“I’ve done terrible things in my life,” Liam Neeson’s haunted Irish Mobster mournfully intones in his latest collaboration with Jaume Collet-Serra (who directed him in Unknown and Non-Stop) Run All Night, “Things for which I can never be forgiven.” And he’s not just talking about his career low-points like Satisfaction and High Spirits.

A washed-up, alcoholic figure of ridicule in New York’s Irish Mob, Neeson’s Jimmy Conlon used to be the city’s top triggerman, a ruthless, feared assassin known as The Gravedigger, whose very particular set of murderous skills were responsible for the rise of best buddy and gang boss Shawn Maguire (Ed Harris). But that was 30 years ago and while Maguire’s practically a legitimate businessman these days, Conlon’s a has-been, a hanger-on, demeaning himself working as a gofer for Maguire’s loose-cannon cokehead son Danny (Boyd Holbrook). Estranged from his own son Mike (Joel Kinnaman), a straight-arrow ex-boxer, and haunted by the ghosts of his past, by the memories of his victims and by New York’s seemingly only honest cop, Detective Harding (Vincent D’Onofrio), Conlon finds his only respite lies at the bottom of a whiskey bottle.

But when Mike witnesses Danny murder a couple of Albanian gangsters over a failed heroin deal one frosty Christmas Eve, Conlon finds himself back in the firing line, forced to kill Danny to save his son. Thrown together, father and son find themselves the most wanted men in New York, on the run from gangsters, corrupt cops and a relentless professional assassin (Common). If Conlon and Mike are going to make it through the night, they’re going to have to put aside their differences in a desperate attempt to survive as the sins of the father threaten to destroy them both.

Whether it’s Oirish gangsters, skyjacking terrorists, predatory serial killers, Sith Lords or great big wolves, you’d think by now everyone would know not to fuck with Liam Neeson. Thankfully, the Irish Mob seem not to have got the memo as Neeson reteams for a third time with Collet-Saura for this fleet-footed crime drama that compresses a lifetime of regret, anguish, guilt and violence into a compact 16-hour frame which allows Neeson’s over-the-hill killer to find redemption by betraying his crime family in favour of the flesh-and-blood family he abandoned years before.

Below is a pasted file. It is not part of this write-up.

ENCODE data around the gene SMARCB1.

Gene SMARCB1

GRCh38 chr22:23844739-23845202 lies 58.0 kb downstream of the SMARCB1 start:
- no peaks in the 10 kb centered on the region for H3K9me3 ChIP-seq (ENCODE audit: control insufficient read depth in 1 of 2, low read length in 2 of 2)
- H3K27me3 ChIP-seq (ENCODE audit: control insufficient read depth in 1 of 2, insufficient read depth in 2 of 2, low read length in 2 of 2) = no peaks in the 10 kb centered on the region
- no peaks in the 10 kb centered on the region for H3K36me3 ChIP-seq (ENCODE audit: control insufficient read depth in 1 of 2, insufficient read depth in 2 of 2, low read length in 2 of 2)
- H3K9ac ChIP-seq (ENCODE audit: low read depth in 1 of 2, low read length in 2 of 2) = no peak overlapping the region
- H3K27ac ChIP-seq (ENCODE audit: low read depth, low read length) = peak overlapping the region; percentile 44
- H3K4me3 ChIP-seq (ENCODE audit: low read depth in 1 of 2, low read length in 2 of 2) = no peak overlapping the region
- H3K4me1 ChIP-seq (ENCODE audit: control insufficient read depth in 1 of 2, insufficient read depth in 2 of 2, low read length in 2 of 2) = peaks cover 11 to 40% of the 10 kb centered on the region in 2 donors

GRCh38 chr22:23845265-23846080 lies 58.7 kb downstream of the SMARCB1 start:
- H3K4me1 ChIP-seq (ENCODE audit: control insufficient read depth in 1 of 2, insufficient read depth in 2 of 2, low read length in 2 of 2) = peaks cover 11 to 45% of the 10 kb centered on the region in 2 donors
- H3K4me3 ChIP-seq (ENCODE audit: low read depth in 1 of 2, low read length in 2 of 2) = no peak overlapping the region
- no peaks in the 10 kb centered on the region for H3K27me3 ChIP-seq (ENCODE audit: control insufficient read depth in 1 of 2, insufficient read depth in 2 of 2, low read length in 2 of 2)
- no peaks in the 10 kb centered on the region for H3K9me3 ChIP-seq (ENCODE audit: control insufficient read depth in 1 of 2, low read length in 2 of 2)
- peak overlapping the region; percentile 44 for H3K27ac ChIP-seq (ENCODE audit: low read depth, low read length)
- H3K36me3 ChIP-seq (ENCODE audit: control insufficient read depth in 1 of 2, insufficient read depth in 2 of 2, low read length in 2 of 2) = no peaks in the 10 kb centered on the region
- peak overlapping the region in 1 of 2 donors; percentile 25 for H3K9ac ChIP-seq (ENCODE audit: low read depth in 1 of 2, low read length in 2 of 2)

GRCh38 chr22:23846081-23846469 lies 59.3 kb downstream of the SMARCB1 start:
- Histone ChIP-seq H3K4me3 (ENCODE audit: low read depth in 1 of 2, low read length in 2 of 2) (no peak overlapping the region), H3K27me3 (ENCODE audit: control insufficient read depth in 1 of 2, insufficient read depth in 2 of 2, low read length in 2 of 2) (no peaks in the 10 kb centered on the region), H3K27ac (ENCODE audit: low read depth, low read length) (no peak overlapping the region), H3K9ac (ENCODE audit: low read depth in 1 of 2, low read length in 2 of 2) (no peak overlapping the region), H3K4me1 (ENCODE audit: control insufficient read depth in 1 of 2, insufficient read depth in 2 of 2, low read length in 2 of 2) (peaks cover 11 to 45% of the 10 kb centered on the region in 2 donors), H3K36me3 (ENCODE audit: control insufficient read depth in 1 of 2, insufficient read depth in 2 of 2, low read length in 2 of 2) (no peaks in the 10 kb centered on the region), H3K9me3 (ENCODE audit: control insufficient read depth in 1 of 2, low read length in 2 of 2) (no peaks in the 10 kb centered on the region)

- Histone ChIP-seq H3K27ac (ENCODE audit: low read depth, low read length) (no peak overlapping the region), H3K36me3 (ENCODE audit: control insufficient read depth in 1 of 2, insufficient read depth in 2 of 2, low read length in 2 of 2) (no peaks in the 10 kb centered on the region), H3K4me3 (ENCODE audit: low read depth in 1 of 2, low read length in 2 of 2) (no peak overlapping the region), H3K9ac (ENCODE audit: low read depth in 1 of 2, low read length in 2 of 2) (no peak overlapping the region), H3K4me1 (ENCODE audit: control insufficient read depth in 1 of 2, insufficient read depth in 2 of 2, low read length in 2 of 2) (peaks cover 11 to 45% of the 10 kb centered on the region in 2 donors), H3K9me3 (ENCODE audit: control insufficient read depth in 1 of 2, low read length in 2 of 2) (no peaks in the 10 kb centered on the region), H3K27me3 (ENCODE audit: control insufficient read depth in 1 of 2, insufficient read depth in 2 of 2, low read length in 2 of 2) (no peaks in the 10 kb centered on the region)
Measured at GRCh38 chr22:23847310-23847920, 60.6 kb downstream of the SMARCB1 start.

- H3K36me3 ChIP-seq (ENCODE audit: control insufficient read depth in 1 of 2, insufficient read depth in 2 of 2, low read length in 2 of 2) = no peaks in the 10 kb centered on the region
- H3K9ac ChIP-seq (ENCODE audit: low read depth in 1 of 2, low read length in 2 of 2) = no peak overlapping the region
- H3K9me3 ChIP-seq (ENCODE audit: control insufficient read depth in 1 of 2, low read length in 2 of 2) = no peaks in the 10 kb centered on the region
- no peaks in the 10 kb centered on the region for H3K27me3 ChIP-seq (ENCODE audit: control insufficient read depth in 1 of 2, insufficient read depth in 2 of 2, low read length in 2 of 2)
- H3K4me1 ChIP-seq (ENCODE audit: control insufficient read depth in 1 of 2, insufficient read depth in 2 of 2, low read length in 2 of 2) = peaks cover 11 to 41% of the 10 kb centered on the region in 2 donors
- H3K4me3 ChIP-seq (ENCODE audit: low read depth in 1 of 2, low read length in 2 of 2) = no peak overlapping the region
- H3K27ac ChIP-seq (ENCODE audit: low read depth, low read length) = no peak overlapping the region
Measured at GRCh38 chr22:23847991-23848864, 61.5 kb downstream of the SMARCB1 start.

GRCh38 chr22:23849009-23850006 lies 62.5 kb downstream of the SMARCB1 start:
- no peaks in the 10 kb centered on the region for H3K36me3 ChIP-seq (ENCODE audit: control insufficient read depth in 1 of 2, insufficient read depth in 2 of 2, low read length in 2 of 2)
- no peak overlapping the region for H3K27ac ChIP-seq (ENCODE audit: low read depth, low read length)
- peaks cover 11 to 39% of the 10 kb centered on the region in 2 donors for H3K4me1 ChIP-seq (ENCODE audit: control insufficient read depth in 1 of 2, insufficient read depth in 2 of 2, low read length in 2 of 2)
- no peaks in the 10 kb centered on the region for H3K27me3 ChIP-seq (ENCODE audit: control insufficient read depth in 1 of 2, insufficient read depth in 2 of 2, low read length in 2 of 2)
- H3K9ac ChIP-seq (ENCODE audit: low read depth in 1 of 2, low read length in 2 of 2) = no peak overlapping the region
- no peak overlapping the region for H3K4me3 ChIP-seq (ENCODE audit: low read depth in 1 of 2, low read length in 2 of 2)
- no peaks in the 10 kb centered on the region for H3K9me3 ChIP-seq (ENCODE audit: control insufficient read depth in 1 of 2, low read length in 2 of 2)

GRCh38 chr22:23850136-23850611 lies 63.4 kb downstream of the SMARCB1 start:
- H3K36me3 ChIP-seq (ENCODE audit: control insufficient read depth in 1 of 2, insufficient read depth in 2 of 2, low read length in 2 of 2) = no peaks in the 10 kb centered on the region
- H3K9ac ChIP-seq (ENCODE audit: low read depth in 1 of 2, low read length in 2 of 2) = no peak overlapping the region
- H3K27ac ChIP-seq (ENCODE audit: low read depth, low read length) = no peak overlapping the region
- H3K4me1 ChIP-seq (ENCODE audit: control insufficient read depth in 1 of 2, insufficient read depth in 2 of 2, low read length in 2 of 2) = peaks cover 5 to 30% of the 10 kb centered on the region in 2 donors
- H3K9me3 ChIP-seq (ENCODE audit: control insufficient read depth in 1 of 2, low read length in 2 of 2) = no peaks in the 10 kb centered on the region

Neeson, as ever, delivers; shouldering his way through the film like a bull in a china shop, laying low all who dare oppose him, decades of guilt and regret etched across his craggily handsome face and Kinnaman is fine as his respectable, if rather tight-arsed, son who chose the straight and narrow. But where Run All Night really succeeds is in it’s supporting cast with the wonderfully jittery Holbrook, typically strong turns from D’Onofrio and Bruce McGill, a Terminator-like relentless Common (as the assassin who can’t seem to shoot straight), not to mention a stunt cameo by Nick Nolte as Neeson’s brother looking like a bathrobed Ernest Hemingway. But perhaps for the first-time since he assumed the mantle of everyone’s favourite super-annuated action man, Neeson’s actually up against a believable threat in the wonderful Ed Harris’ Maguire who’s virtually an older, wiser version of the coldly ambitious gangster he played in State Of Grace. Indeed the film’s most affecting moments aren’t those of clichéd father and son bonding and recrimination, but the quiet scenes between Harris and Neeson, whether it’s hungover reminiscing, terse phonecalls or tense sitdowns there’s a real melancholy undercurrent to the furiously paced Run All Night courtesy of Out Of The Furnace scribe Brad Ingelsby, love, honour, grief and familial loyalty souring a bromance built on decades of friendship and murder, each fatalistically commenting throughout the film “We cross that line together.”

While it’s every bit an effective action vehicle as Neeson and Collet-Saura’s previous collaborations with it’s intense, percussive gun battles, a nasty no-holds-barred fight that demolishes a public toilet and a breathless escape from a burning tower block, Run All Night may not break any new ground, recycling every gangster cliché in the book and drawing liberally on State Of Grace (one shootout a virtual recreation of that film’s climactic bloodbag-athon) and thematically on the mournful Road To Perdition to tell it’s tale of fathers, sons and capricious fate but, when it comes to superior action movie thrills, Neeson is the daddy.

DVD Review: Run All Night
4.0Overall Score
Reader Rating: (0 Votes)

About The Author